St Johns WoodContemporary Staircase, London
What Houzz contributors are saying:
“Turn off the lights”When you were growing up, it might not even have occurred to you that your parents had to pay for things like electricity, water and gas – if your dad hadn’t told you to turn off the lights around 80 times a day, that is. Which, of course, you never, ever did. Now, as a grown-up, in retrospect you can feel your parents’ pain.Yes, the amount of electricity and bulb life you’re using probably only costs a few pennies each time, but these things add up, and it’s a colossal waste of energy.If you’re the partner or adult who goes to bed first, there’s also nothing more irritating than coming downstairs in the morning to find the whole house lit up like a Christmas tree yet again.Find new lighting ideas in the Houzz Shop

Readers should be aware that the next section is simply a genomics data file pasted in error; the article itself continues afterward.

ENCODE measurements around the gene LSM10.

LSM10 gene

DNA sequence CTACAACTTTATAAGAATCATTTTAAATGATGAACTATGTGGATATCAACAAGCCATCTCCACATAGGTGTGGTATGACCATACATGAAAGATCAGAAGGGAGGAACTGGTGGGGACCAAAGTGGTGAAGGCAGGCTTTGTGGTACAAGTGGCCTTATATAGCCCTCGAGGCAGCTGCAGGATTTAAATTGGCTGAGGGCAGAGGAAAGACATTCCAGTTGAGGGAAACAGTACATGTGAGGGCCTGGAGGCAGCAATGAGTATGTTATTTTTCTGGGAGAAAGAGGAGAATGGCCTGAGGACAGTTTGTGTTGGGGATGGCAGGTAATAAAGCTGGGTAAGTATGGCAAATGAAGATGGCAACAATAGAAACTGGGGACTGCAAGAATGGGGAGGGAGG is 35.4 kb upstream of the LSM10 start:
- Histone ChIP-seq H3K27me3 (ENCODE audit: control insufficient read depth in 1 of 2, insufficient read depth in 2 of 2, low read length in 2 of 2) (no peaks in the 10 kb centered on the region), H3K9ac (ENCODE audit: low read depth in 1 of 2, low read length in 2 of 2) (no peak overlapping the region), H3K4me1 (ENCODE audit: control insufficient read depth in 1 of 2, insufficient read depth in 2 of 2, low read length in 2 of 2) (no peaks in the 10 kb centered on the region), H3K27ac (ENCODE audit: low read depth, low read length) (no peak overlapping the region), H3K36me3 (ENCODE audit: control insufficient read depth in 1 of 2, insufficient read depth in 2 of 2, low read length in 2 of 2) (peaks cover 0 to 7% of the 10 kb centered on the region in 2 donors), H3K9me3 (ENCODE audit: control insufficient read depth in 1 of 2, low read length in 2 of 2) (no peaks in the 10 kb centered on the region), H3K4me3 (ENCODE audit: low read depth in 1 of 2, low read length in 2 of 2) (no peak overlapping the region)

Take a biteThe rich chocolatey tones of American black walnut are enhanced by the inset lights on this staircase. Used for steps, posts and handrail, as well as flooring, the timber creates an impression of luxury. Stairs can be lit with strip lights beneath the overhang of each tread or with a series of lights, as here. Do you prefer contemporary or traditional staircases in a period home? Tell us in the Comments section.
Dim LEDs smoothly It can be tricky to control LED lighting with conventional dimmers; typical problems include flickering and erratic performance at low dimming levels. The best lighting control systems offer a whole range of dimming protocols (the language that the LED, the drivers and the lighting control system understand). Using components that all speak the same language gives simple, hassle-free dimming. Interested in installing LED lighting? Read this beginner’s guide